When Frits Seegers, chief executive of GRCB, first looked at our customer base, he said, “I can’t believe how narrow our relationship is with them.” Customers who thought of us as their bank often had only one or two accounts with us, and the rest with competitors. Today, the “universal banking” principle continually pushes us to make it easier for customers to do more business with us.
For example, the Open Plan program, which we have now made available in many markets, allows customers to reduce their mortgage costs by offsetting them against the money they hold in savings and checking accounts. The typical savings — about £700 per year for every £100,000 borrowed — reduces our margins, but it leads to a big increase in the number of products people hold.
Other examples include our investments in a single online interface to enable customers to oversee their credit card accounts, mortgages, investments, and bank accounts together. Extracting interstitial value requires great management skill and a streamlined organization. We have halved the size of the Barclays executive committee (to five members) and decentralized operations so that many more decisions are made locally.
Creating Focused Points of Strategic Control and Direction. In 2004, we combined the investment banking, asset management, and wealth management groups into one “cluster” (IBIM). This has allowed the team leading IBIM (under Robert Diamond, president of Barclays) more latitude in reaching out to today’s financial-services customers, who increasingly need all three services together. We can now more easily use the know-how developed in asset management and investment banking to invigorate the wealth business; wealthy clients, who were previously served by a traditional stockbroker model, now have access to the same comprehensive advice and innovative products developed by Barclays for institutional clients.
The other cluster (GRCB), led by Frits Seegers, addresses the increasingly homogeneous needs of retail consumers and businesses around the world.
Executing a People-Based Agenda. We focus attention on the husbandry of talent because we recognize that the quality of our advice and innovation is the primary source of our value to customers. If you’re the CFO of a listed company with a defined-benefit pension scheme that is heavily in deficit, then you want specialist — not generalist — advice; you need the best advisors in the market. We seek to create a good balance of talent development from within the organization and selective recruitment from outside. The group president’s board responsibilities include championing talent and making sure that Barclays continues to deliver on an increasingly challenging human resources agenda.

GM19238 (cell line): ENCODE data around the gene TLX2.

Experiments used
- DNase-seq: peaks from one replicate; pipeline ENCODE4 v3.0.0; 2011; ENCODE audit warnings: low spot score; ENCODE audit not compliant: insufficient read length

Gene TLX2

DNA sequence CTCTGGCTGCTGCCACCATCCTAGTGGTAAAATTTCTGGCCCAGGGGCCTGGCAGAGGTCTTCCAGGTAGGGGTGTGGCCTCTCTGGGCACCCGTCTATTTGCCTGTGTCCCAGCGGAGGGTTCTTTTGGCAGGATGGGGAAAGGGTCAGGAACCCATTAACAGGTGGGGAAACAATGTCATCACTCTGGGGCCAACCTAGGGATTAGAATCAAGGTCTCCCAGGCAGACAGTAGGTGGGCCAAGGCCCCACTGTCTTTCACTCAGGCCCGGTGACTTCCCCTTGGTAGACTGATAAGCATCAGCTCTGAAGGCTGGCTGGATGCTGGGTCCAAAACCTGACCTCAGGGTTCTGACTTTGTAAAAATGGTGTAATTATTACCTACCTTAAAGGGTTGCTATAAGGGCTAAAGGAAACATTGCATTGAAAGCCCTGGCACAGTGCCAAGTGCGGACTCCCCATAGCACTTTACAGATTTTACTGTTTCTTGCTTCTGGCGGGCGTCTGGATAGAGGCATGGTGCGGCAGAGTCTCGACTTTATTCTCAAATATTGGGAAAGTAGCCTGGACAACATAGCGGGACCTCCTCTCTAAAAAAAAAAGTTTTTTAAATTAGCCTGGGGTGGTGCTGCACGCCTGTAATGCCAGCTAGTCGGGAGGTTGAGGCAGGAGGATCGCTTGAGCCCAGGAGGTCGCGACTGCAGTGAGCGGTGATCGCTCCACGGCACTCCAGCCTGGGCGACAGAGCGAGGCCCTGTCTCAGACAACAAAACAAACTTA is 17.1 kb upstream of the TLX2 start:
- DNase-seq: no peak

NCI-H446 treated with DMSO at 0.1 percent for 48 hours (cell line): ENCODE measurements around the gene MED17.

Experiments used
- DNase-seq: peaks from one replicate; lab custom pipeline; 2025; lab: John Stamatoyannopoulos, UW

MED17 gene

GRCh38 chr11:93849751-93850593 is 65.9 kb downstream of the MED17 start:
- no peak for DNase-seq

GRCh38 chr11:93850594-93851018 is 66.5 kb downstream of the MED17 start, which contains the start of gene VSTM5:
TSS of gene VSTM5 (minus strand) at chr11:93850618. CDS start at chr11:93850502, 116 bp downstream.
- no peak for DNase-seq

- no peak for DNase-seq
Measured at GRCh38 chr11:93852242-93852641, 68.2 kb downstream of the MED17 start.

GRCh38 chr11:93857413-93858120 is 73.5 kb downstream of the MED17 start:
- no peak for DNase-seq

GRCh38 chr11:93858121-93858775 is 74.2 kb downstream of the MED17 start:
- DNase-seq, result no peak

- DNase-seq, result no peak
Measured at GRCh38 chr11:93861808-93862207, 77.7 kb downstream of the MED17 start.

Putting Customer Relationships First. Customers base their decision to choose a particular financial-services provider on the relationship they have with that provider. We thus need to know: Do customers find us valuable, congenial, and dependable? Do we make it easy for them to maintain multiple lines of business with us? We measure customer service in a variety of ways: surveys of customers, employees, and consumers; “mystery shopper” visits to retail banks; complaint volume and market share metrics; league table standings; and tracking of community engagement programs. Because we make decisions based on these measurements, they affect the behavior of every employee. It’s an article of faith with us that whatever one’s job is in Barclays, we must all be in touch, directly or indirectly, with customers. And that applies to a group chief executive like myself just as it does to everyone else within the organization.
The Barclays journey began with a single strategic step, but it soon came to rely on the actions of thousands of employees. We have seen firsthand that when people at all levels follow a customer-focused ethic, with the support of the corporate structure and metrics, it can raise the metabolic rate of the entire company. Only then can we accelerate the three main components of our vision: to earn, invest, and grow.